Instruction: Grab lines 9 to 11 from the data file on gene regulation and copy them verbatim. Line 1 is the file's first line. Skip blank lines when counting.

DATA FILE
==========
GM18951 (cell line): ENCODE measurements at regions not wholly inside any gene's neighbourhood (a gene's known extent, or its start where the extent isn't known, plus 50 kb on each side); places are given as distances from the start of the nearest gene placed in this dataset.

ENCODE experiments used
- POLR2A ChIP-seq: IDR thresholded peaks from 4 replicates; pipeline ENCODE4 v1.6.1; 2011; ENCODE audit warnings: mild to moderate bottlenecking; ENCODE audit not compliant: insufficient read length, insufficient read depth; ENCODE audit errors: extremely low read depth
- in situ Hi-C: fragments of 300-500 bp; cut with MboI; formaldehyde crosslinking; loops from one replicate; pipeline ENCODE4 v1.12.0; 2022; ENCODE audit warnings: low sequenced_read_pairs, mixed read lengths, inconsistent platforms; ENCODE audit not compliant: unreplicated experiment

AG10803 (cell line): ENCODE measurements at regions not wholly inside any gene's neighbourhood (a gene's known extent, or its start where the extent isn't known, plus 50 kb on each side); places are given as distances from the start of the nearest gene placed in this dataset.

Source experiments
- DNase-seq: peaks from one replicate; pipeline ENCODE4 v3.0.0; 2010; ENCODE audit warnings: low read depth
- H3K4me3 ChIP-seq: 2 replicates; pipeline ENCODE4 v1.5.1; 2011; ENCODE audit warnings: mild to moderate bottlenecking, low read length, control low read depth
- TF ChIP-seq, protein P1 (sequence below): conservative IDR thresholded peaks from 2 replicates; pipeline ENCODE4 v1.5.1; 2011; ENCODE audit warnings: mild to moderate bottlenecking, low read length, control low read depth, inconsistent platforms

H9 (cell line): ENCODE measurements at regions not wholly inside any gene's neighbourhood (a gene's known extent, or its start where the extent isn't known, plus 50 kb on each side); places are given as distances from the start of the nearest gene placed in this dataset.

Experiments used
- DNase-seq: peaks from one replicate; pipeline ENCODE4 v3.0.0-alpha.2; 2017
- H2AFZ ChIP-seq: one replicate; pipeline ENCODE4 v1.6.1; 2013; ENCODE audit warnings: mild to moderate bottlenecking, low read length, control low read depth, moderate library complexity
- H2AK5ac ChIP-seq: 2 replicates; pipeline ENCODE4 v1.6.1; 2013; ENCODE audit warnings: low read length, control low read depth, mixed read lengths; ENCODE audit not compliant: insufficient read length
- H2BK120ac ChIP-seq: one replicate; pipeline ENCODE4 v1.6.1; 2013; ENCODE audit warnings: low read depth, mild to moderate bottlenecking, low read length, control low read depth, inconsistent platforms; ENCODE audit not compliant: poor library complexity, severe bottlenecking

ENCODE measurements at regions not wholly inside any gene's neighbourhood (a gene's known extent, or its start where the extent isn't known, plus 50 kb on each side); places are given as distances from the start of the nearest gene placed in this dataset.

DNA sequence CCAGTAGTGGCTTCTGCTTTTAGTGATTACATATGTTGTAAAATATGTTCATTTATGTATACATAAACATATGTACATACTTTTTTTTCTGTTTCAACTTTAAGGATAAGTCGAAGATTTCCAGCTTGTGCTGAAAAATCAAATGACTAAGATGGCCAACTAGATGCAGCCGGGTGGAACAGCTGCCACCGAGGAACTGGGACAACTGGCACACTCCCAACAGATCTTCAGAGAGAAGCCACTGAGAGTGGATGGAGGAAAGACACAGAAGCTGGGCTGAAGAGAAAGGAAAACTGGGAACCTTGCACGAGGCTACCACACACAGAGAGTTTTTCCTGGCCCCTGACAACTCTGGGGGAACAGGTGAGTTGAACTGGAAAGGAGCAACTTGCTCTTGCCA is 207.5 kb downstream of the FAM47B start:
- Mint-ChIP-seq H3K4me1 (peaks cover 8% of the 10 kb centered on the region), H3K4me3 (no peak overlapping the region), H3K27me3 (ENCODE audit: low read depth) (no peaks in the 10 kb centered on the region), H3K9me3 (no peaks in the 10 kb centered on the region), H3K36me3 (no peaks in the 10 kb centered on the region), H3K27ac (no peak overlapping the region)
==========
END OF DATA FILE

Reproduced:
- TF ChIP-seq, protein P1 (sequence below): conservative IDR thresholded peaks from 2 replicates; pipeline ENCODE4 v1.5.1; 2011; ENCODE audit warnings: mild to moderate bottlenecking, low read length, control low read depth, inconsistent platforms

H9 (cell line): ENCODE measurements at regions not wholly inside any gene's neighbourhood (a gene's known extent, or its start where the extent isn't known, plus 50 kb on each side); places are given as distances from the start of the nearest gene placed in this dataset.

Experiments used